Picture this: Our inspector arrives at a home to perform a mold inspection and found the homeowner doing his own demolition work on moldy drywall…wearing nothing to protect himself. Is that OK? Some of you may be thinking…no big deal, while others of you are gasping at the thought of no protection equipment in dealing with mold removal.
In dealing with mold removal, it’s not as simple as wiping down a little dirt. Despite it’s appearance, mold is not dirt…it is a living organism that lives and grows naturally in our environment and we live with small amounts of it every day. Mold procreates in above freezing and humid environments in such a way that it multiplies not only on a surface, but it also drives it’s roots into porous surfaces and releases microscopic spores and mycotoxins into the air. In your efforts to remove it, it will release even more spores into the air in it’s fight to stay alive. Spores and mycotoxins can easily be ingested and our bodies can be a perfect place for mold to thrive, thus possibly causing mold sickness or poisoning.
These variables need to be addressed, as well as the source of the moisture in order to ensure proper mold removal.
Can I remove mold myself?
Yes. But you need to follow these important protocols to ensure that you are effectively killing the mold and protecting your health:
- THE MOISTURE SOURCE — Make sure you specifically address the source of the excess moisture (cracks in basement floor, inadequate attic ventilation) coming into your home and keep the humidity in your home to under 50%. A dehumidifier works well, but using the air conditioning in hot weather and heat in cold weather will also help manage the moisture in your home.
- PROTECT YOURSELF — It is highly recommended to use respirator equipment, and either old clothes or a protective suit when cleaning mold and in the disposal of moldy surfaces to protect yourself from ingesting mold spores and mycotoxins for obvious reasons.
- EVALUATE THE TYPE OF SURFACE — FOR NON-POROUS SURFACES — On your non-porous surfaces, make sure you use a cleaner that will actually kill the mold. Many common household cleaners will not effectively accomplish this so do your homework on household cleaners. Bleach will often be most effective, but is also a toxic substance so it needs to be handled with care. See below for our recommendation on using bleach.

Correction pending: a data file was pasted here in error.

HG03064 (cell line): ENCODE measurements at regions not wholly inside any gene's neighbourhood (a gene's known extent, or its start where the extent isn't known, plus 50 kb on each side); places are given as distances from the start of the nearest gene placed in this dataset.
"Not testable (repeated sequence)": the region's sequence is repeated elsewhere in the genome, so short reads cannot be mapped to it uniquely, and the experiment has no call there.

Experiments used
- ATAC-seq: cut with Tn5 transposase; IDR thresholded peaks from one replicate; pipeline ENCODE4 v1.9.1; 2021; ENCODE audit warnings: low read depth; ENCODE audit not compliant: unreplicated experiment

- FOR POROUS SURFACES — You can only effectively remove mold via traditional cleaning methods on nonporous surfaces ONLY. Mold will grow it’s roots into absorbent or porous surfaces such as drywall, wood, and carpet. Common household cleaners will not penetrate enough into those surfaces to effectively kill the roots of the mold and is usually when a professional needs to be contacted. There are few mold cleaners that will effectively penetrate porous surfaces and actually kill mold, but be very careful of false advertising or purely bleaching agents. Our recommendation is www.justfogit.com which is a do it yourself kit that puts the power of a professional into your hands. More information below.
- THROW IT AWAY— Dispose of any porous surface that has mold growing on it and is removable. That would include furniture, drywall, removable flooring, and carpet.
Can I use bleach?
Mold cannot be killed with just commercial soap and water, and bleach is commonly known to kill mold, but does it really? There are things you need to know about using chlorine bleach that we do not have time to go into here. One relevant note is that bleach needs to have at least a 6% hypochlorite content to be effective at killing mold. For further reference on bleach, review this article articulating the benefits and drawbacks to using chlorine bleach and using the more environmentally friendly alternative oxygen bleach at http://blacktoxicmolds.com/bleach-kill-mold.php.
And what about those mold spores and mycotoxins that are floating around airborne after I do my own mold removal?
This is a great question, and one that many people do not ask nor seem very concerned about…even professional companies don’t always address the decontaminated air in the entire home. But, there is cause for concern because after mold removal, airborne spores or mycotoxins can still affect your health and settle to create further mold problems. The air needs to be cleaned of the excess mold. But how does one clean the air? Here are some options:
- Renting or purchasing an air purifier with a HEPA filter can be a moderately effective solution for capturing mold in the home. Air circulation needs to be effective in order for the purifier to capture those bothersome air contaminants. NOTE: HEPA filters will not capture mycotoxins, however, because they are too small to be trapped by the HEPA .3 micron filter.
- Make sure to use effective high quality filters on your HVAC system.
- Just Fog It (www.justfogit.com) is a do-it-yourself decontamination product that uses the same product and fogger equipment that we at Enviro-Decon Services use as a professional remediation company. It is cheaper than employing a professional and will show you how to completely decontaminate the air in your home right down to destroying the mycotoxins and can be done as often as you like. You can then also use this product to do your own porous surface mold remediation, as well, since you are employing the same methods that we use professionally.
When should I call a professional?
You may realize now that you need to call a professional when the mold has grown into a porous surface that cannot be removed like wood, concrete, or flooring or if you have a persistent mold problem that will not permanently go away. Reputable professionals have effective and safe ways to remove the roots that have grown into the surface. Or check out www.justfogit.com.